Nobody likes a job to end, not really. Jobs mean regular pay, benefits and a certain kind of security.

But this job taught me not only to respect the trades I don’t know but that sometimes even money and insurance are not enough to make a job worth it.

My primary feeling throughout my more than three months at WOI was anxiety. I worried I was failing, that I was letting people down and that I was making a fool out of myself.

To what degree each of those things was true versus the degree to which my own never-ending struggle with mental health exacerbated probably is impossible to measure.

What I know is I had a job at a TV station. I was really bad at it. And when it ended, it felt as if a steel girder had been lifted off my chest.

I don’t know what happens next. I guess that’s what it’s like when your show is canceled.

I’m still in graduate school at Drake University. I plan to earn my teaching certificate and be licensed to teach middle school and high school. I might even teach college when I earn that master’s degree.

If any angel investors want to put me on “scholarship,” I’m not too proud to accept the help. (Seriously, your gifts and donations help not only with this website, but with a struggling newsman trying to make his way in the universe.)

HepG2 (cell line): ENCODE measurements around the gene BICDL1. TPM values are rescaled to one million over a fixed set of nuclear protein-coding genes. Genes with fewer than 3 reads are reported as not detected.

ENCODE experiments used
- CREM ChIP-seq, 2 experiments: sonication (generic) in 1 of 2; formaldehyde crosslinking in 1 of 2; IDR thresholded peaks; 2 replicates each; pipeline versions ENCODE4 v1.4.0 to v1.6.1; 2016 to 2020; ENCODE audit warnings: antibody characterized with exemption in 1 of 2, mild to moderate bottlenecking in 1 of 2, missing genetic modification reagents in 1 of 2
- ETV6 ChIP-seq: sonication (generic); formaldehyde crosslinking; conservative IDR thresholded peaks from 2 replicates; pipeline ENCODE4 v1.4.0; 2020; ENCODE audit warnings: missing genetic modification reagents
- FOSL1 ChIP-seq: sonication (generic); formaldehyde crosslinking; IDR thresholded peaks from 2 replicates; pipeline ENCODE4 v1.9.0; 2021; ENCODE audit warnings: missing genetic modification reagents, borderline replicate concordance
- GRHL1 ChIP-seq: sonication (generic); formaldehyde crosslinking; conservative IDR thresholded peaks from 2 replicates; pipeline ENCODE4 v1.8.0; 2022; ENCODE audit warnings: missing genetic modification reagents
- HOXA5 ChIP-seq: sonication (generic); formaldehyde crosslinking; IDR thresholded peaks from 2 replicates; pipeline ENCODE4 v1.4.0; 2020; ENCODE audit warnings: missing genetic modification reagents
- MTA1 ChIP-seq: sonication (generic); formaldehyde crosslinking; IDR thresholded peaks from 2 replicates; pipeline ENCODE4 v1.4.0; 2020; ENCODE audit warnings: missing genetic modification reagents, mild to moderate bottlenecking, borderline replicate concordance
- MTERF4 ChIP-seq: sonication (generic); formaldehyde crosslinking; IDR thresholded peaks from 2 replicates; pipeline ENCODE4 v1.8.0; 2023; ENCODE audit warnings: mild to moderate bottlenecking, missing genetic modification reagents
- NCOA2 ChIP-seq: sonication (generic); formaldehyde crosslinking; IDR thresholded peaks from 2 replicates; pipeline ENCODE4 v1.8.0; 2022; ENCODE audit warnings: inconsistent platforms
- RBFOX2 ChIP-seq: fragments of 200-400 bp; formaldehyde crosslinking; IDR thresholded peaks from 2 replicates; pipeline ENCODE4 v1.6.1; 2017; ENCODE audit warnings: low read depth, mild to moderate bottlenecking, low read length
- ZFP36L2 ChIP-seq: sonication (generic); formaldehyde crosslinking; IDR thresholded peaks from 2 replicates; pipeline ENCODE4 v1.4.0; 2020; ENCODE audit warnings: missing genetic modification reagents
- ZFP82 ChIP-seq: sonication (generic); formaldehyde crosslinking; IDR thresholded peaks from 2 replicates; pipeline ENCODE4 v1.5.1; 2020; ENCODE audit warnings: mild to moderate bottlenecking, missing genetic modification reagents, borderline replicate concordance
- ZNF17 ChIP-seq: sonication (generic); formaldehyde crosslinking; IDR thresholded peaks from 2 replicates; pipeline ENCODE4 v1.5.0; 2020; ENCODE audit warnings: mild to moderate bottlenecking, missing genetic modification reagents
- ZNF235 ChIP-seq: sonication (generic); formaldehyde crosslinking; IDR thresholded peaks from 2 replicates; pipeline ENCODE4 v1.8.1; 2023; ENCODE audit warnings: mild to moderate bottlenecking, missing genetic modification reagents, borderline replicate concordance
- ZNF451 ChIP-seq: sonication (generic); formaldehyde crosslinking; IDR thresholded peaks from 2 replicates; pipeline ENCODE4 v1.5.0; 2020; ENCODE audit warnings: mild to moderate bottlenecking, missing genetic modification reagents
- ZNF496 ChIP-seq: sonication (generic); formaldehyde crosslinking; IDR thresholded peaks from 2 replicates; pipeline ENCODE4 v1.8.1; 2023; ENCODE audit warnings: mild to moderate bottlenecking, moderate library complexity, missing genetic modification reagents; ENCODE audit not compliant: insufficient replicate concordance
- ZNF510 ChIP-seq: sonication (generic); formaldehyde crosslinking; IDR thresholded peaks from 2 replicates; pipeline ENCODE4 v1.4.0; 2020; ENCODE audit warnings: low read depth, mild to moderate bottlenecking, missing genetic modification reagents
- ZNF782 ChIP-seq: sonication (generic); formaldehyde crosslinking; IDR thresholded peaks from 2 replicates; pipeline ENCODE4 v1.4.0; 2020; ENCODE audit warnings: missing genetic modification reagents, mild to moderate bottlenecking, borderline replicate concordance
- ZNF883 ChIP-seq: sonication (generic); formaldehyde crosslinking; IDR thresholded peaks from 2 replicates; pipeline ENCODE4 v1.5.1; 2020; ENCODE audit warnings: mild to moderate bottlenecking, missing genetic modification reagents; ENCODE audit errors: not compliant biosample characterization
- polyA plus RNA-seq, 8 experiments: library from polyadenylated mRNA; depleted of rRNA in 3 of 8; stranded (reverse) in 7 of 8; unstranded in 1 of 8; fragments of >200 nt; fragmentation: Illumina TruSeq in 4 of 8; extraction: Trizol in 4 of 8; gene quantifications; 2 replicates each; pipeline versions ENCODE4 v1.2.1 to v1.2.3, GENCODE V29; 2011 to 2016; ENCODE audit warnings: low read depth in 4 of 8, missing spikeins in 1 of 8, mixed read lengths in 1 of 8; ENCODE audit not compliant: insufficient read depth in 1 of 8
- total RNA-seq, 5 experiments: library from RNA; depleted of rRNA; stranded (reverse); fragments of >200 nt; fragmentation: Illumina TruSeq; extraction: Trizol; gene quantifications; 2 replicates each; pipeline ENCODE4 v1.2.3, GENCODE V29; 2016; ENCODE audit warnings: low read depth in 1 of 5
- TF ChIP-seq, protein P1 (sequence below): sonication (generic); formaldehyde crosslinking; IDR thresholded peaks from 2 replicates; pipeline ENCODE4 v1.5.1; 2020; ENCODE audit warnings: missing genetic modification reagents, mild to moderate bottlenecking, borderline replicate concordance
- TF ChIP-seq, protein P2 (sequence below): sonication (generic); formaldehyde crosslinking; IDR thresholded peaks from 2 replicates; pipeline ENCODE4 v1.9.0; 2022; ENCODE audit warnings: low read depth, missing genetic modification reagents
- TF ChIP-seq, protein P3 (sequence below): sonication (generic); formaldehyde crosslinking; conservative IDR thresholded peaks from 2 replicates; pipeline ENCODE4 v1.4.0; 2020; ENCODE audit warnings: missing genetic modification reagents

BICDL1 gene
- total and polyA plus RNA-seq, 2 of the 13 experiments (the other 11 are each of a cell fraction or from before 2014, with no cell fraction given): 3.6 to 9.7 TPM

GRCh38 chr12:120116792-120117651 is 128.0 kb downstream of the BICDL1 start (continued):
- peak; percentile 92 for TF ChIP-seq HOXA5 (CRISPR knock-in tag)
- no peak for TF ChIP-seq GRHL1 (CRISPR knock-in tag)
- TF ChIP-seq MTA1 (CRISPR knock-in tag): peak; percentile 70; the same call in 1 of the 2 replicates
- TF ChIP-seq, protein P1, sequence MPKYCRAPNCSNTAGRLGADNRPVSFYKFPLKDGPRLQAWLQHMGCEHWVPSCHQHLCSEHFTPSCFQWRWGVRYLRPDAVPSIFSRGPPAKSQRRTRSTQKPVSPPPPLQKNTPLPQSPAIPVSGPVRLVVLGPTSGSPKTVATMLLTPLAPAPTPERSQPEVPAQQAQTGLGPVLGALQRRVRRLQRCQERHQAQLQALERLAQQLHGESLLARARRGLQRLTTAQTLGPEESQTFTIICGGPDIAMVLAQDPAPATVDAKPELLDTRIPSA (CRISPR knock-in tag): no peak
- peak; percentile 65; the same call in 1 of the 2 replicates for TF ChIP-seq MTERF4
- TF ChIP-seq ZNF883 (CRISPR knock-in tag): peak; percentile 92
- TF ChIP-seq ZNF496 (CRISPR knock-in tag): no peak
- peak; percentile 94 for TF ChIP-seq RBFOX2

I’ll be blogging more. I may delve into more controversial topics.

This adventure has ended.

A new one awaits.

Daniel P. Finney once tried to work in TV. It went badly.

ParagraphStacker.com is free, reader-supported media. Please consider donating to help me cover personal expenses as I continue writing while I pursue my master’s degree and teacher certification. I’m freshly unemployed and have a big tax bill to pay. All donations are greatly appreciated and needed. Visit paypal.me/paragraphstacker.

Crime and Courts, des moines, Faith and Values, humor, mental health, News, People, Pop Culture, Taylor Swift

After the Capitol siege, I’ll believe anything

Well, we sure solved that one, didn’t we?

From the desk of Daniel P. Finney, friendly neighborhood paragraph stacker, Des Moines, Iowa.

So, this is 2021.
One week of 52 in the books.
Do you really feel better off than you did eight days ago?
So far, 2021 feels like a tray of relishes and finger sandwiches left out in the office for a week. After what happened Wednesday in Washington, D.C., I’m open to the possibility that any news headline is real no matter how absurd.

DALLAS COUNTY, Iowa — A giant pit of fire opened near Adel on Thursday night. The gaping maw devoured land, buildings, humans, animals and vegetation as it drifted south-southwest, growing larger with each object consumed and leaving only a black void that witnesses said seemed to stare back.

Well, you know how unpredictable Iowa weather is.